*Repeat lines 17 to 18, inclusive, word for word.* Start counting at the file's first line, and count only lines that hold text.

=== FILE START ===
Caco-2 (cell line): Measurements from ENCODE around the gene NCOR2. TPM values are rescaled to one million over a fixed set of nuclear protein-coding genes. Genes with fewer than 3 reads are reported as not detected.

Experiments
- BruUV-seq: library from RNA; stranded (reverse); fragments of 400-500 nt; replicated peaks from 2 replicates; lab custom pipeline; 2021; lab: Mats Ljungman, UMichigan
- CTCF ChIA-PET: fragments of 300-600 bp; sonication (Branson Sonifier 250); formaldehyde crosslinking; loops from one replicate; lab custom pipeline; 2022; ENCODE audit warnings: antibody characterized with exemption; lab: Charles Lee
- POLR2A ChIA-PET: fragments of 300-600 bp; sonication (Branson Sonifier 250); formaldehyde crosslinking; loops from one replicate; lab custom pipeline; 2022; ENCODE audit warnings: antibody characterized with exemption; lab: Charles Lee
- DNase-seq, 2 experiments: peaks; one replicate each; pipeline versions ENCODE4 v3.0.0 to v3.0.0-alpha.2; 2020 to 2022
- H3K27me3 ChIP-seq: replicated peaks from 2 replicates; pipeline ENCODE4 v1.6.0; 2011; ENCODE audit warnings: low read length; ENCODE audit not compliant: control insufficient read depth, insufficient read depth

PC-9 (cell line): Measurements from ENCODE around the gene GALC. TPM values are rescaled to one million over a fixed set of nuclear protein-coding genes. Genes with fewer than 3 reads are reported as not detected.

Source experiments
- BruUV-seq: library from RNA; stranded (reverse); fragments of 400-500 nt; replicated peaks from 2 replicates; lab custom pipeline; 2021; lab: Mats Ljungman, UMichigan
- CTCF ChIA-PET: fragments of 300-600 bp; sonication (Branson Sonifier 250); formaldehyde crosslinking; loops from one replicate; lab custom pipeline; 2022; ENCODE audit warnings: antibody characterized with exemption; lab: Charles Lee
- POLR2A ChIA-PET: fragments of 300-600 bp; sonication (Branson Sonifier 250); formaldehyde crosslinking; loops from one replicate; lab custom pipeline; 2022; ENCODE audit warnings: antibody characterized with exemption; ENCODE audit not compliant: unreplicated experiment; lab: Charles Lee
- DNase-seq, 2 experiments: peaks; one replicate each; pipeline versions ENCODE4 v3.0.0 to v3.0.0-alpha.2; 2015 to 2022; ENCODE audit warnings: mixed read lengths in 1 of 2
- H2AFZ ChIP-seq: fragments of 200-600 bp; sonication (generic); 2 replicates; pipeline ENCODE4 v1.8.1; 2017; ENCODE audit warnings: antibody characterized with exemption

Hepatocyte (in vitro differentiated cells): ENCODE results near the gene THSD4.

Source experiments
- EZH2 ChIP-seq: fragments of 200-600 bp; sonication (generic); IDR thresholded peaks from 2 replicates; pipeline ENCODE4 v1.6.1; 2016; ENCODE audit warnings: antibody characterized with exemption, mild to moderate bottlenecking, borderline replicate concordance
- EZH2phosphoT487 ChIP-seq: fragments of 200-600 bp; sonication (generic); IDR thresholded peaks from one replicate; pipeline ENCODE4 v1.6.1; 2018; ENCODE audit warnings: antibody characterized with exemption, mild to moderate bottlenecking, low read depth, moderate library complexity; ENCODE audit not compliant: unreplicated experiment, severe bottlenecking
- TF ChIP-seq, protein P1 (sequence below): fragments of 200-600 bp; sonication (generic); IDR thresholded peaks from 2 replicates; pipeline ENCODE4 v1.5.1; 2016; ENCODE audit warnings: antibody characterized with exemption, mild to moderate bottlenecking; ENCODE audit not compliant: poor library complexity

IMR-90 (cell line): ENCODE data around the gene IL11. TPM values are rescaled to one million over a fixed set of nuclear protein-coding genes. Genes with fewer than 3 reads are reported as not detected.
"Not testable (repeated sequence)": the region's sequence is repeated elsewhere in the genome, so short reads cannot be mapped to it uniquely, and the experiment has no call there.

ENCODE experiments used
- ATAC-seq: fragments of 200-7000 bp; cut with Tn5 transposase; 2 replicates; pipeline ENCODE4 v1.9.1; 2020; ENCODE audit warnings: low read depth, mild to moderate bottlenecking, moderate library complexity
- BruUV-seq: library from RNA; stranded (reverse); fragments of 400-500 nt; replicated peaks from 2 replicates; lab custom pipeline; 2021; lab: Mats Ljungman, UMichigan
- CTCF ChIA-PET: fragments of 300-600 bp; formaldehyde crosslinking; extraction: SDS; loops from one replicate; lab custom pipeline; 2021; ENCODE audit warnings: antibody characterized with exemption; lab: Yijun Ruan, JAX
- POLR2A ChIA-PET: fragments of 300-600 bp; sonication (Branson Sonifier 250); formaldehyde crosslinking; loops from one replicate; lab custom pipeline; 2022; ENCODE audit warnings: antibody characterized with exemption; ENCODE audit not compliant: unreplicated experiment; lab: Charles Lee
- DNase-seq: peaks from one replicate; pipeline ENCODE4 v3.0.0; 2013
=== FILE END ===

- EZH2 ChIP-seq: fragments of 200-600 bp; sonication (generic); IDR thresholded peaks from 2 replicates; pipeline ENCODE4 v1.6.1; 2016; ENCODE audit warnings: antibody characterized with exemption, mild to moderate bottlenecking, borderline replicate concordance
- EZH2phosphoT487 ChIP-seq: fragments of 200-600 bp; sonication (generic); IDR thresholded peaks from one replicate; pipeline ENCODE4 v1.6.1; 2018; ENCODE audit warnings: antibody characterized with exemption, mild to moderate bottlenecking, low read depth, moderate library complexity; ENCODE audit not compliant: unreplicated experiment, severe bottlenecking